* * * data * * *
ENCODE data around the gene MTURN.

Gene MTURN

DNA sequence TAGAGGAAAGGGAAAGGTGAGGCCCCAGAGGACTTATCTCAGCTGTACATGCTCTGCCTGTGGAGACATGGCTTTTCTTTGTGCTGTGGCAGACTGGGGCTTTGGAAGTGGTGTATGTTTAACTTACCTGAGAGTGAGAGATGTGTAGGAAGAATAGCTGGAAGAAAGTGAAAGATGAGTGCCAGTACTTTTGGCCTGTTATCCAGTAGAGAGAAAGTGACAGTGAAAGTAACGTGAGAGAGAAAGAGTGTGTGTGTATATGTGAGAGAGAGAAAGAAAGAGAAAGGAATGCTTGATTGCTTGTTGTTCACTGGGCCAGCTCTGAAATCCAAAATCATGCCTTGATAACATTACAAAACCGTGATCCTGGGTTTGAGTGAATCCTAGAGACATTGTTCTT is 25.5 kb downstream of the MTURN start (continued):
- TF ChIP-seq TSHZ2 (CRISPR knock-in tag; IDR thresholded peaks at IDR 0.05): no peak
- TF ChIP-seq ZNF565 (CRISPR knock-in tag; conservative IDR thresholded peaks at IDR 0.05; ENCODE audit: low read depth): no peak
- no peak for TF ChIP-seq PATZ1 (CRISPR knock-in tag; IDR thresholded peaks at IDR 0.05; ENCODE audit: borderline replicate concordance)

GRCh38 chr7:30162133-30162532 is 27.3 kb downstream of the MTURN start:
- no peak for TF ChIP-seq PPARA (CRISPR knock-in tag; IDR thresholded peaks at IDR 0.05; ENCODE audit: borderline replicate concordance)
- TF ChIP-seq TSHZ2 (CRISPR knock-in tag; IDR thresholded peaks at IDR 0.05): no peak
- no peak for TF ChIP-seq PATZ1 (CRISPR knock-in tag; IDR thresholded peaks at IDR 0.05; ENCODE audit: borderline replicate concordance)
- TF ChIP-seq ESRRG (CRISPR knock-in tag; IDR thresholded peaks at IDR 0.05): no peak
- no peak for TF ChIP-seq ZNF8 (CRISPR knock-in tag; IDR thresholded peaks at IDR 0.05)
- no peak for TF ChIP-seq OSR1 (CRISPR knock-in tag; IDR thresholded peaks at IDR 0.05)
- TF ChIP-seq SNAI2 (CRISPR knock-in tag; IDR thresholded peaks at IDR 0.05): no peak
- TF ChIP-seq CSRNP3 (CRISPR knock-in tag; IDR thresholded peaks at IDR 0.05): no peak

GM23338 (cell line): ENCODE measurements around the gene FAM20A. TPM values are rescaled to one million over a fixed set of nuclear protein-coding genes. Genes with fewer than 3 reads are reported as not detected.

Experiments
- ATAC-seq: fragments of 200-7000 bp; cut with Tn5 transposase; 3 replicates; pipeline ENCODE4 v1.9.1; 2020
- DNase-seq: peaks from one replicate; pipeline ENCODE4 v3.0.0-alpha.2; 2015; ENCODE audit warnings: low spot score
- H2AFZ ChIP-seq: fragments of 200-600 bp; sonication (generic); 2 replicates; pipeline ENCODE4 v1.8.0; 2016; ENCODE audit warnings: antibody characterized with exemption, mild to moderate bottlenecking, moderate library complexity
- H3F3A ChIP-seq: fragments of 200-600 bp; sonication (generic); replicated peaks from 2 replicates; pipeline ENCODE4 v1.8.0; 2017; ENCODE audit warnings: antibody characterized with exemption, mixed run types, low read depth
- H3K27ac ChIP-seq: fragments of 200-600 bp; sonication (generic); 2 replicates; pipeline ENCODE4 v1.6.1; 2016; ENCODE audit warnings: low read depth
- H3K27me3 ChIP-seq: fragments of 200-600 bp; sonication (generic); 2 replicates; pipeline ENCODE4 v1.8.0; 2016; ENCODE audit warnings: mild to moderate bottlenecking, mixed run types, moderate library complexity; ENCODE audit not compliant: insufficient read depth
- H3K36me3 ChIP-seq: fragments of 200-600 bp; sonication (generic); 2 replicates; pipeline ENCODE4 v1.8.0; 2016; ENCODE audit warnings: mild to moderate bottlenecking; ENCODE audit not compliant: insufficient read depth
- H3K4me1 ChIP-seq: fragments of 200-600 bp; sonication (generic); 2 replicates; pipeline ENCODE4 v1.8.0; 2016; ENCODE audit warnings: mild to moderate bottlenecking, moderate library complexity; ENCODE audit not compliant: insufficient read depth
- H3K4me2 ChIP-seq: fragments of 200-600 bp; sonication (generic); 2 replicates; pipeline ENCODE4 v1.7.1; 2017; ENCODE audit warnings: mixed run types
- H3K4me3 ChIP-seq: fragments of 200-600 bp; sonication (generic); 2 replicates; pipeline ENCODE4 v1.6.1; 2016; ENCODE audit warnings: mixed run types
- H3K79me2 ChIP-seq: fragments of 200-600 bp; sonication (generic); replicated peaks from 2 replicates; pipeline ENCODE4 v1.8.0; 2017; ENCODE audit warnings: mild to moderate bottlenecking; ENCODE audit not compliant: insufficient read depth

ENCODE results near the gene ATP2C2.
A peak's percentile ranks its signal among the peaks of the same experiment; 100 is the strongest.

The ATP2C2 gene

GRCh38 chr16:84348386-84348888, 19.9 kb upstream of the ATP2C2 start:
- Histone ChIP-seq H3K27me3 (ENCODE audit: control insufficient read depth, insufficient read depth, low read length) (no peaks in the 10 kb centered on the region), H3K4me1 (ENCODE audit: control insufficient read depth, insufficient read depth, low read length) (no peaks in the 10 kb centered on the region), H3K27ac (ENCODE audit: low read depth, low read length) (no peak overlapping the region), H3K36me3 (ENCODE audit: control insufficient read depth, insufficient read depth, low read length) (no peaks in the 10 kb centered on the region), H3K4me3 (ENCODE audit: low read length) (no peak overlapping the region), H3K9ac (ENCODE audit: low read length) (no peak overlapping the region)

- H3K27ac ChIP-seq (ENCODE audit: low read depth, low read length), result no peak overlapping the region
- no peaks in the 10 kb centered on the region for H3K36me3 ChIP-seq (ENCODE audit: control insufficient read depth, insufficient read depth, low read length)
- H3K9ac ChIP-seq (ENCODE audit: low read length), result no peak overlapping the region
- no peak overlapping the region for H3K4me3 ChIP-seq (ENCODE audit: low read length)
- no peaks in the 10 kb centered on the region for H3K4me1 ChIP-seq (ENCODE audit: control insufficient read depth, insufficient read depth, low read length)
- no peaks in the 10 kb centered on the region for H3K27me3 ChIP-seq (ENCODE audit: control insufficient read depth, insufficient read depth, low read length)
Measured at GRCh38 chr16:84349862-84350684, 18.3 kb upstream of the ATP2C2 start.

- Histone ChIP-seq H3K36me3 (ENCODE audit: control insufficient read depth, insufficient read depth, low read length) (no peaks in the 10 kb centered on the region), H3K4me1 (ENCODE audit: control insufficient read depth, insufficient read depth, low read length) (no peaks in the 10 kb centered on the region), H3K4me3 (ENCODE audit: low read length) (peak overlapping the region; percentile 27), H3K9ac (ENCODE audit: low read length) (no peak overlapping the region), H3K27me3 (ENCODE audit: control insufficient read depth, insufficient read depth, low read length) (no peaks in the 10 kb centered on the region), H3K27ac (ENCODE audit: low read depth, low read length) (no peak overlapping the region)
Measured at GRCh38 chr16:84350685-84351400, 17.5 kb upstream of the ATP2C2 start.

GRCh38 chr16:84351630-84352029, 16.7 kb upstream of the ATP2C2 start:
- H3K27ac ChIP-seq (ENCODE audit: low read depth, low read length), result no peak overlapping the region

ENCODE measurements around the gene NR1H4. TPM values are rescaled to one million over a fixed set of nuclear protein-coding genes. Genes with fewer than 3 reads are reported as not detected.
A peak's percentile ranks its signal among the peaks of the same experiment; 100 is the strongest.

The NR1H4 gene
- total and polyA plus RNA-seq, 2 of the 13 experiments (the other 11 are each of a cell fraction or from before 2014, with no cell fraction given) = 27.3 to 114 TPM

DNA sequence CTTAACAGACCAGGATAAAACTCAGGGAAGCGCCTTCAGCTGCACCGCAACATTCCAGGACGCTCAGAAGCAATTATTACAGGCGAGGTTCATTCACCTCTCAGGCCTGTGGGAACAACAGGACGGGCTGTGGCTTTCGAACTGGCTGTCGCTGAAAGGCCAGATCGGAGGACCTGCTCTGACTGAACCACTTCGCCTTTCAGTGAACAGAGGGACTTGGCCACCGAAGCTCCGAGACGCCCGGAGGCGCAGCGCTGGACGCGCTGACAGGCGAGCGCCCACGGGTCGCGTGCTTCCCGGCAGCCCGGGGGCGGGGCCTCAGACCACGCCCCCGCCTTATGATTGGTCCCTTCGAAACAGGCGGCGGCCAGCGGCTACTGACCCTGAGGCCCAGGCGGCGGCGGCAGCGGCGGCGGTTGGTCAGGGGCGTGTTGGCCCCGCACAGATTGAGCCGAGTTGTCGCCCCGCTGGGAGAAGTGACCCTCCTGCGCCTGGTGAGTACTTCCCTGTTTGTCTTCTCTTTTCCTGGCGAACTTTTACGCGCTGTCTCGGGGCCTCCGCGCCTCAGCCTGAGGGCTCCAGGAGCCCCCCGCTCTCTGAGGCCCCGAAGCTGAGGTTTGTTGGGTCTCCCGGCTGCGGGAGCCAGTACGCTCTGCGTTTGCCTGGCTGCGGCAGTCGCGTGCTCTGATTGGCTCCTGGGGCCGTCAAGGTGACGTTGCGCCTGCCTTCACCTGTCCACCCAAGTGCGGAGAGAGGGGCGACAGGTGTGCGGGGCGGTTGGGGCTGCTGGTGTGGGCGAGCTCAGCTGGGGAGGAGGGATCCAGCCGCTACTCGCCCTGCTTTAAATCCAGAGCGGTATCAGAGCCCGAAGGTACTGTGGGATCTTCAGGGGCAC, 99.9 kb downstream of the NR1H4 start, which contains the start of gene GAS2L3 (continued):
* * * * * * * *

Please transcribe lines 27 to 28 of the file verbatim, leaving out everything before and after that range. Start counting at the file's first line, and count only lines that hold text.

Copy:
- H3K4me3 ChIP-seq: fragments of 200-600 bp; sonication (generic); 2 replicates; pipeline ENCODE4 v1.6.1; 2016; ENCODE audit warnings: mixed run types
- H3K79me2 ChIP-seq: fragments of 200-600 bp; sonication (generic); replicated peaks from 2 replicates; pipeline ENCODE4 v1.8.0; 2017; ENCODE audit warnings: mild to moderate bottlenecking; ENCODE audit not compliant: insufficient read depth